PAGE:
NEW YORK — Ohio State freshman R.J. Umberger is the top U.S. College Player ranked in the NHL’s mid-season Central Scouting Service report.
Umberger is ranked No. 4 among North American skaters, behind major junior players Jason Spezza (Windsor), Stephen Weiss (Plymouth) and Dan Hamhuis (Prince George). Last season, Wisconsin’s Dany Heatley was the first U.S. college player to be ranked No. 1 by the CSS. Heatley ended up being taken No. 2 overall in the June NHL Draft by Atlanta, behind Boston University goalie Rick DiPietro.
It will be difficult to duplicate last year’s NHL Draft bumper crop, when, in addition to Heatley-DiPietro going 1-2, five other college players went in the first round.
Umberger, 18, is from Pittsburgh, which already makes him the most accomplished player ever to come from that area.
“R.J. is a good puckhandler and is always dangerous when he has possession of the puck,” says the CSS report. “[He] has shown the ability to score the big goal and is capable of making big plays in traffic … he is strong on his skates and protects the puck very well … used in all game situations and is frequently played on the power-play and penalty-killing units.”
The top 240 North American skaters are ranked, plus the top 30 goalies, top 100 European skaters, and top seven European goalies — all in separate lists.
Defenseman Ryan Whitney, currently with the U.S. Under-18 team and ticketed for BU, is No. 6 on the list. Other college players or recruits among the top 25 are: No. 9 Mike Komisarek (Michigan), No. 21 Rob Globke (Notre Dame), No. 23 Tim Jackman (MSU-Mankato) and No. 25 David Steckel (Ohio State).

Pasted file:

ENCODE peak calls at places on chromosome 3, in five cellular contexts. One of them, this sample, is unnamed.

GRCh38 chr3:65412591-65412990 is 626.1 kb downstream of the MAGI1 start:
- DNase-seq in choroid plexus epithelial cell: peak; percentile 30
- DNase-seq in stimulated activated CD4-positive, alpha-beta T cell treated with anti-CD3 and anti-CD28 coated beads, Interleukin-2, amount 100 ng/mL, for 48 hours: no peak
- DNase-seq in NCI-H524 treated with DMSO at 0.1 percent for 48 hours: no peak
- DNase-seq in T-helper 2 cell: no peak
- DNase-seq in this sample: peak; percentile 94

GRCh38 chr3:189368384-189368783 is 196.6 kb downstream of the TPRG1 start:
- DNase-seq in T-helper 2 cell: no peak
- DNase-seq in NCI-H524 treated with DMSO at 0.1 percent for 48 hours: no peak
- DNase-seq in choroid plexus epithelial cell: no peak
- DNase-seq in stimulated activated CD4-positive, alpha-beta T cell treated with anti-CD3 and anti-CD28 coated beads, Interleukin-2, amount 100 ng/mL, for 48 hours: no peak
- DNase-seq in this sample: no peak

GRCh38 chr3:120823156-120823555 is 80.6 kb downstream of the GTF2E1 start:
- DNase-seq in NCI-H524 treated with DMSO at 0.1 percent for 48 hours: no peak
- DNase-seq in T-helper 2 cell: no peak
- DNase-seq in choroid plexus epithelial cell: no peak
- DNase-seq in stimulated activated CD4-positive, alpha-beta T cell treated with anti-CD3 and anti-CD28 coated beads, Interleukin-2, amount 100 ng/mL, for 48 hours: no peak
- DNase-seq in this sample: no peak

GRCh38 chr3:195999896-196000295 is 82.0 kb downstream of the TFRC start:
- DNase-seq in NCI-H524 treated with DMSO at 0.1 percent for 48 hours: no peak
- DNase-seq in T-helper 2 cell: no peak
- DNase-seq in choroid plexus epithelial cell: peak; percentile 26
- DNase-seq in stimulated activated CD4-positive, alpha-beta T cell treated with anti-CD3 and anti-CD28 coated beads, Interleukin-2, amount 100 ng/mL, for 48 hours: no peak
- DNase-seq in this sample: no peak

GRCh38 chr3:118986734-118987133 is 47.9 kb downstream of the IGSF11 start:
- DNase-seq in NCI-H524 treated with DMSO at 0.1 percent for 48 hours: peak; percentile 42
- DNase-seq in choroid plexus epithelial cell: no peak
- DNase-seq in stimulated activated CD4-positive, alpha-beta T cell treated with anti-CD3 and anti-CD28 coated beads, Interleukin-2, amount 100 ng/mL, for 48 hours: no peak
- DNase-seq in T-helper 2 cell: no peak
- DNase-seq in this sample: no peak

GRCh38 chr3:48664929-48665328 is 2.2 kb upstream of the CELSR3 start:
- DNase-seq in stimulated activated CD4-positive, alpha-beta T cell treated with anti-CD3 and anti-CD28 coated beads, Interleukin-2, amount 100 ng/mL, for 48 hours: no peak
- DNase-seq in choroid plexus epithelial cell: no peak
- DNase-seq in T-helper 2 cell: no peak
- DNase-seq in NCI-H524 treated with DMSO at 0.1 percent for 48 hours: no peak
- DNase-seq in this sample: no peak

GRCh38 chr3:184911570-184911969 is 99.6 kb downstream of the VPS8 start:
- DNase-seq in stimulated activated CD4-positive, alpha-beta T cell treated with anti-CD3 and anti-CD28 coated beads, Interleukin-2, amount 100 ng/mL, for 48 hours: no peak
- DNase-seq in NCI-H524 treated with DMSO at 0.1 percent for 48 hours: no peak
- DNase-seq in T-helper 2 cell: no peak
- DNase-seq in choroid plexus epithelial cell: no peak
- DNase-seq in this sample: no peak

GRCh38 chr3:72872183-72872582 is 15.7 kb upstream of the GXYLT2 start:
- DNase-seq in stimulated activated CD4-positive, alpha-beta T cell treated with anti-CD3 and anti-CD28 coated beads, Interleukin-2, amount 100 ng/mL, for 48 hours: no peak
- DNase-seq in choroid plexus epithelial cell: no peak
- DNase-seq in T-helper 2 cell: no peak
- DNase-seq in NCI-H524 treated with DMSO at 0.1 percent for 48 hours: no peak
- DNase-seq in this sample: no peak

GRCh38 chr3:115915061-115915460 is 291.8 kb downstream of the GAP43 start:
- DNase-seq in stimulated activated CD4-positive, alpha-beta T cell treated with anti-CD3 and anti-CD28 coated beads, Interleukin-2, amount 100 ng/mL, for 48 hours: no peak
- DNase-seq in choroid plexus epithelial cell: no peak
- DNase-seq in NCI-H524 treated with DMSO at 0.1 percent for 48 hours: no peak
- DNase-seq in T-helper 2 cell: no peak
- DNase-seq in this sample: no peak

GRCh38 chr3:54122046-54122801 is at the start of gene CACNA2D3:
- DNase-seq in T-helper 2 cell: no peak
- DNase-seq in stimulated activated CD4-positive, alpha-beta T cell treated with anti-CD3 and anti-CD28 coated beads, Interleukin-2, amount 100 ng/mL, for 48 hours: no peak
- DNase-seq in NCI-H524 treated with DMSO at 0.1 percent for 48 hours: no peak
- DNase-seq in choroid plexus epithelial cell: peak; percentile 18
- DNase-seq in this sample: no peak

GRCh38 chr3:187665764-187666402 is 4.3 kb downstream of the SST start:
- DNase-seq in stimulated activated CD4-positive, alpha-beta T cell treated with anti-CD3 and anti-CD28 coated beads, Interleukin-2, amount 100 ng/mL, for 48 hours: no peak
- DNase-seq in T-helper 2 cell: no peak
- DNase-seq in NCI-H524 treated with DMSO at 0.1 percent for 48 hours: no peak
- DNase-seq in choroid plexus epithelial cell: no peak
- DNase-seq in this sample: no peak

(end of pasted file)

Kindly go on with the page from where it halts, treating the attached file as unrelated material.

The only American goalie on the list is No. 11 Jason Bacashihua, who is headed to Michigan in the fall. The only U.S. college goalie listed is Findlay’s Kevin Fines at No. 26; Fines is from Sudbury, Ont.
Other notables including Michigan recruit Eric Nystrom at No. 32, and current Boston College freshman phenom Chuck Kobasew at No. 33. Michigan’s Mike Cammalleri is No. 41, followed by Colorado College’s Colin Stuart (43) and UMass-Amherst’s Scott Horvath (44).
The complete list can be found at the NHL.com.
Players such as Whitney and Bacashihua, who will only be 18 years old by this fall, are not actually eligible for the NHL Draft unless they “opt in.” Doing so, however, would relinquish their NCAA eligibility, so that appears unlikely. Most players already in college will be 19, and thus eligible for the draft without having to opt-in or lose their eligibility.
The exception last year was DiPietro, who was four days short of the cutoff and was considered 18. He had to choose between staying at BU or opting-in, and chose the latter.